Goombay fans have taken in a lot of eclectic world-beat sounds over the years, from African drums to Caribbean grooves. But here's something even the most astute world music fan might not know: The cowbell — that clunky but effective rhythm instrument — doesn't jive with the digital age. "You can take a cowbell and play with any band in any key and it works," says Phillip "Grasshopper" Pickering, leader of Virgin Islands-based reggae group Inner Visions (headlining Goombay this Saturday). "But you take a cowbell that has been digitally stripped of those nuances and the cowbell actually has a pitch. So if you have sequence with a cowbell on it, you would actually have to tune the cowbell to match the music."
He adds, "I'm not a big fan of the digital revolution by any means." But that doesn't mean that Grasshopper isn't up to date with current technology. In fact, the patriarch insists on the best recording techniques when it comes to Inner Visions' albums, and depends on the expertise of sound engineer Geraldo Lopez.
"He's in Puerto Rico now in a hideaway studio somewhere. I discovered his genius by accident, but I'm not taking him out of my sight," says Grasshopper. It seems that the band leader depends on insider knowledge (much of it his own) to craft the trademark Inner Visions sound.
That sound has been a long time in the making. "We usually date the band back to the oldest reigning member, who happens to be me," says Grasshopper. That places Inner Visions, which formed out of the band Prophecy, at the 30-year mark, and the musician notes, "Actually the band is older than that because I joined the band. Everybody else left, but I continued pushing."
Grasshopper's brother, Alvin "Jupiter" Pickering, joined the band as bassist and Paul "Osisi" Samms took over percussion and shared vocal duties. By the group's third CD release (their first — despite a decades-long history — wasn't until 1995), Grasshopper's sons, keyboardist Akiba "Mr. Snooze" and drummer Aswad "Hollywood," came aboard. That new generation, says Grasshopper, "can now come forward and lift the band to new dimensions we have now reached since that time."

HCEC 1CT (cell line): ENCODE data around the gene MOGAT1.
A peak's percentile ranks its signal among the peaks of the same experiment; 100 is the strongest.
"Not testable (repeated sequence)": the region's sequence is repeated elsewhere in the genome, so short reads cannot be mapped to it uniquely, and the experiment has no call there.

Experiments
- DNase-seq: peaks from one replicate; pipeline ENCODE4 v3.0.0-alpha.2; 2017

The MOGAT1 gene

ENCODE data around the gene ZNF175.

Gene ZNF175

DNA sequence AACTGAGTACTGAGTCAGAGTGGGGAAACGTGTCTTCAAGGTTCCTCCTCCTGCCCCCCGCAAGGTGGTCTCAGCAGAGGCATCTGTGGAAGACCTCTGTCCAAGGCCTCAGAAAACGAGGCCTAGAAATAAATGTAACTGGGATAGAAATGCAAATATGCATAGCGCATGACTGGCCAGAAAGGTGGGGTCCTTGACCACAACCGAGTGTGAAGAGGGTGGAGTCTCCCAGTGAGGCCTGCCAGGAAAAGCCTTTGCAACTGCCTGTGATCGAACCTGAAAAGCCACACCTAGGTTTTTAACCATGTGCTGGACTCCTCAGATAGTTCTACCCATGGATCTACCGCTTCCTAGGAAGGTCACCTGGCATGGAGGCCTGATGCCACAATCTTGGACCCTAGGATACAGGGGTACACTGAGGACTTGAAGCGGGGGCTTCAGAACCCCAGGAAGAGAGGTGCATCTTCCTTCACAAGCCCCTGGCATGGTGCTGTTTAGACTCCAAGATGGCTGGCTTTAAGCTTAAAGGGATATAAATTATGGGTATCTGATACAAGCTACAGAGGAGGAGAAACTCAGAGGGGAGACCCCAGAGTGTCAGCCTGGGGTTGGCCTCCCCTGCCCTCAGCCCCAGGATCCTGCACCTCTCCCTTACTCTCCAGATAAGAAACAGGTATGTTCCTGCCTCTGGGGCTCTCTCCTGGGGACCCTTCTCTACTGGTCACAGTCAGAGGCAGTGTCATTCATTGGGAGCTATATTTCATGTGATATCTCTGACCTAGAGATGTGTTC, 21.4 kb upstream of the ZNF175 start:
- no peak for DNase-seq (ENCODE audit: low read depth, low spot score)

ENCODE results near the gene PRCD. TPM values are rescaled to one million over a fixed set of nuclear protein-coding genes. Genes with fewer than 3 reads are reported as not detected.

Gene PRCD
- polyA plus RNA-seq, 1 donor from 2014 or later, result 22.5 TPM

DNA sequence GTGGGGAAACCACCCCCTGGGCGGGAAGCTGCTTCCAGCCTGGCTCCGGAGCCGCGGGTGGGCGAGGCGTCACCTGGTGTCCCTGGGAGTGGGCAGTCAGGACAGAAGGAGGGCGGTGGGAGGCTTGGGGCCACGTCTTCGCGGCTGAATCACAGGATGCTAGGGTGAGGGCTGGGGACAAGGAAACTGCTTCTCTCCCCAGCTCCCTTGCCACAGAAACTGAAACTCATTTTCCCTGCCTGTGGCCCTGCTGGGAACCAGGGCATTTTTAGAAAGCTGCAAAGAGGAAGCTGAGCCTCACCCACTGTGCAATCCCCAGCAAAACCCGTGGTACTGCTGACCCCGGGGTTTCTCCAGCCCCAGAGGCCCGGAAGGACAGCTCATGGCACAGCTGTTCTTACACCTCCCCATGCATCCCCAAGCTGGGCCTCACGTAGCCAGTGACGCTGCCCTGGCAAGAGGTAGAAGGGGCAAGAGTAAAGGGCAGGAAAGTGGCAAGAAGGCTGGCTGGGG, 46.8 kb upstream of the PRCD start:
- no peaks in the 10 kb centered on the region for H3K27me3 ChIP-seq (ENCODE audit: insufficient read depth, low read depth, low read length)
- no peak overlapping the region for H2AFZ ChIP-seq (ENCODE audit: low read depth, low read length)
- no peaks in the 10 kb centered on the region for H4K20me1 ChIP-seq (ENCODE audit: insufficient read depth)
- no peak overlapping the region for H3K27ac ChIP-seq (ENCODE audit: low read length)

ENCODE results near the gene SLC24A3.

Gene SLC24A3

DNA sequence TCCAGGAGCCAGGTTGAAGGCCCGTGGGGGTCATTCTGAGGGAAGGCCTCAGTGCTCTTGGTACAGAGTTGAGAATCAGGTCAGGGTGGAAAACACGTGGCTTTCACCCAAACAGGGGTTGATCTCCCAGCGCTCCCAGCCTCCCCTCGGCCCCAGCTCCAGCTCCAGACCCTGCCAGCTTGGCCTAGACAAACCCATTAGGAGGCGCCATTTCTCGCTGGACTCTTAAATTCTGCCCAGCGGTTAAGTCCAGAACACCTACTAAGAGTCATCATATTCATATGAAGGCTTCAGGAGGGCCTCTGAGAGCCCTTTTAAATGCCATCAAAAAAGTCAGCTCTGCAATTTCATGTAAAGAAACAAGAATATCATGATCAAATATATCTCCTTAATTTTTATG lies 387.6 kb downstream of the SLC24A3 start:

Since Inner Visions is a family band, that presents its own set of challenges. The group's time away from its Caribbean home is "tough on the families, tough on the friends, tough on some of the jobs we do at home," notes Grasshopper. And, "because you're family you don't walk out the door." But that's also the upside.
"If a guy has an argument with you and you lose your temper and say something to him, he knows it's not personal," says the band leader. "If you're having a rough period of time financially, everyone will tend to understand and bite the bullet together. You take the good and share the wealth. If you're having a wonderful performance, you can share that as well."
For Inner Visions, sharing what's good goes beyond family ties. The upbeat, energetic stage show that the group has polished to a shine is about conveying both a positive message and feel-god experience to the audience. Taking a cue from '70s-era Jamaican group Third World, Grasshopper muses, "Everyone is invited to the reggae party. Everyone is meant to understand that love is the real meaning to our being—this is the bottom line."
Infusing that same Bob Marley-coined "One Love" and joyful immediacy into the group's recorded product is a bit of a mission for Grasshopper, who admits, "I spend a lot of money to make sure to get that big fat sound. Other bands don't spend the kind of money we do because they think we're crazy [but] I will not bow when it comes to the sound." He says it's his legacy. "Thirty years from now when I'm an old guy sitting in my rocking chair, if a guy picks up an Inner Visions CD, it should still sound current."
And, more than current, it should sound like Inner Visions. Second music lesson: Not all reggae is sonically the same, and much of that has to do with the mixing styles of various studios. "If you listened to an album that Bob Marley recorded and Island Records released to the Caribbean and Africa, it would have the sound the Jamaicans loved. That big, heavy bass," explains Grasshopper. "But the album you would hear in America would be mixed differently. The bass was much lighter and instruments in the mid-range department would stand out more."
Inner Visions, which styles itself after the Marley- and Peter Tosh- era of harmonies and melodies, works to find balance between the fat bass lines and gentler mid-range sounds. "It's a more progressive sound, a more music-filled sound. More color to the music," says Grasshopper. There's the danceable reggae pulse, but also influences from vintage soul and Motown, with plenty of hooks and warm, thoughtful lyrics.
"People say the world needs more love, the world don't need more love," Grasshopper says. "There's enough love here. That's what Inner Visions is all about."
Alli Marshall can be reached at email@example.com.
what: African-Caribbean-style cultural festival
where: Eagle and Market streets, downtown Asheville
when: Friday, Aug. 28, and Saturday, Aug. 29 (1-9:30 p.m. Friday, noon-9:30 p.m. Saturday. Free. www.ymicc.org/goombay2009.html)